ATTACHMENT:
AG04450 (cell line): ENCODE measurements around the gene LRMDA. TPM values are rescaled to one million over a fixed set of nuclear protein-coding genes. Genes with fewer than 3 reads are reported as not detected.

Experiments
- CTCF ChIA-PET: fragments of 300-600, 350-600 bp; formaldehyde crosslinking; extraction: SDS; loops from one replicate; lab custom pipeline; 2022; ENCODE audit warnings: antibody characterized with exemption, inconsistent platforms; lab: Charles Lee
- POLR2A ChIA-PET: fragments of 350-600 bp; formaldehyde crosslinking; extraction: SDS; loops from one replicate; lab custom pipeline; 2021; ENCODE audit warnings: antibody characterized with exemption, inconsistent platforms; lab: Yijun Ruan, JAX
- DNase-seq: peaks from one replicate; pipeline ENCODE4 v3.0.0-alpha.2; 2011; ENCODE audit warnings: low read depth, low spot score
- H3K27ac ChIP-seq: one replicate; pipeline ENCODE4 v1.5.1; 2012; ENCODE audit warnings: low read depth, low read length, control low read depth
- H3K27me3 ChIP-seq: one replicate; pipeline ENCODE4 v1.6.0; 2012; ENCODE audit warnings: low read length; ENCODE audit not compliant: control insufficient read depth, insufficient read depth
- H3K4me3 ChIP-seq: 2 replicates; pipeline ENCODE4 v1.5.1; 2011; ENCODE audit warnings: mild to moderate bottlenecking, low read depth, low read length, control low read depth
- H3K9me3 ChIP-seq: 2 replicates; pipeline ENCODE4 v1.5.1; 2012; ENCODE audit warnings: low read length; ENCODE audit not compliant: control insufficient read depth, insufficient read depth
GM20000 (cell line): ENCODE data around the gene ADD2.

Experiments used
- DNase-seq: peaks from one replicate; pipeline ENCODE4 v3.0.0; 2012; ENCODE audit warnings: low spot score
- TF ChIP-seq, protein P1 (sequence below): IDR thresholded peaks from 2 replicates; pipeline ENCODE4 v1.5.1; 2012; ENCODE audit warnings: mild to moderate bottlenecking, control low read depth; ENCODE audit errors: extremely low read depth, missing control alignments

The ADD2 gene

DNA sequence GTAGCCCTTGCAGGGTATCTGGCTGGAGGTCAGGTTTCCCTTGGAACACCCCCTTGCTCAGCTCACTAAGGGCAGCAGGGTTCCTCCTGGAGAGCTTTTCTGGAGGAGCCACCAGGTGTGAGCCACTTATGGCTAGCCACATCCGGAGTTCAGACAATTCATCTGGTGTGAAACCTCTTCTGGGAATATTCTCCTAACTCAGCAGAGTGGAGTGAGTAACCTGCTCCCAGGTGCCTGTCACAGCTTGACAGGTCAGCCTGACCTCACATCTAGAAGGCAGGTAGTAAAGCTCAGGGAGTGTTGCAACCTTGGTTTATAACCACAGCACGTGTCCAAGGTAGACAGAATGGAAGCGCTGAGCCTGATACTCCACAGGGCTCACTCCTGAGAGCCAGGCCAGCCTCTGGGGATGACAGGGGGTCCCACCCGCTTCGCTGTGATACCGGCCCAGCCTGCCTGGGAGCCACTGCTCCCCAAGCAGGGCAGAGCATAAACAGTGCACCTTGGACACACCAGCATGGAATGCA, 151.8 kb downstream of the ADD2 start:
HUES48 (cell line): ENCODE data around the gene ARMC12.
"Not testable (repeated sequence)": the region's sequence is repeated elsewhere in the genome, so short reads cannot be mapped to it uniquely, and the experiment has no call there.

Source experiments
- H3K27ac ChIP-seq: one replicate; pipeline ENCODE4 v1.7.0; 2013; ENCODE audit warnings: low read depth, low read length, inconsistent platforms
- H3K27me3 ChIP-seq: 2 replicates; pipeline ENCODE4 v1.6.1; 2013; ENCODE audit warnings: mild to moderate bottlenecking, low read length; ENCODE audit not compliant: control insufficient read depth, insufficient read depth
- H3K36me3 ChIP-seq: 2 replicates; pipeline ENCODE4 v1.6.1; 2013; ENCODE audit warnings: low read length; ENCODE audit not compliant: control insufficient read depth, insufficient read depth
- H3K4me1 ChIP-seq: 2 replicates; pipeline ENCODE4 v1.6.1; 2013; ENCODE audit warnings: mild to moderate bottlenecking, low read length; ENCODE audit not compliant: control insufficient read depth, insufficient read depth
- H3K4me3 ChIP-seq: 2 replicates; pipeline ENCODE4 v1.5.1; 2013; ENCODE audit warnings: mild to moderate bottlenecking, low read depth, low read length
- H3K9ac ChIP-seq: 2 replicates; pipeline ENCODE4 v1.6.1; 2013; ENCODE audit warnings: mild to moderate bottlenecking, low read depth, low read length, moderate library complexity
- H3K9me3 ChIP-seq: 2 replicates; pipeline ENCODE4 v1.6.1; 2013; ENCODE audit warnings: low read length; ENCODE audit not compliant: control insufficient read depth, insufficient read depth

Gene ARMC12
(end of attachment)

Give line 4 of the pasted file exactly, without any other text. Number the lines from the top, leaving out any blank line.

- POLR2A ChIA-PET: fragments of 350-600 bp; formaldehyde crosslinking; extraction: SDS; loops from one replicate; lab custom pipeline; 2021; ENCODE audit warnings: antibody characterized with exemption, inconsistent platforms; lab: Yijun Ruan, JAX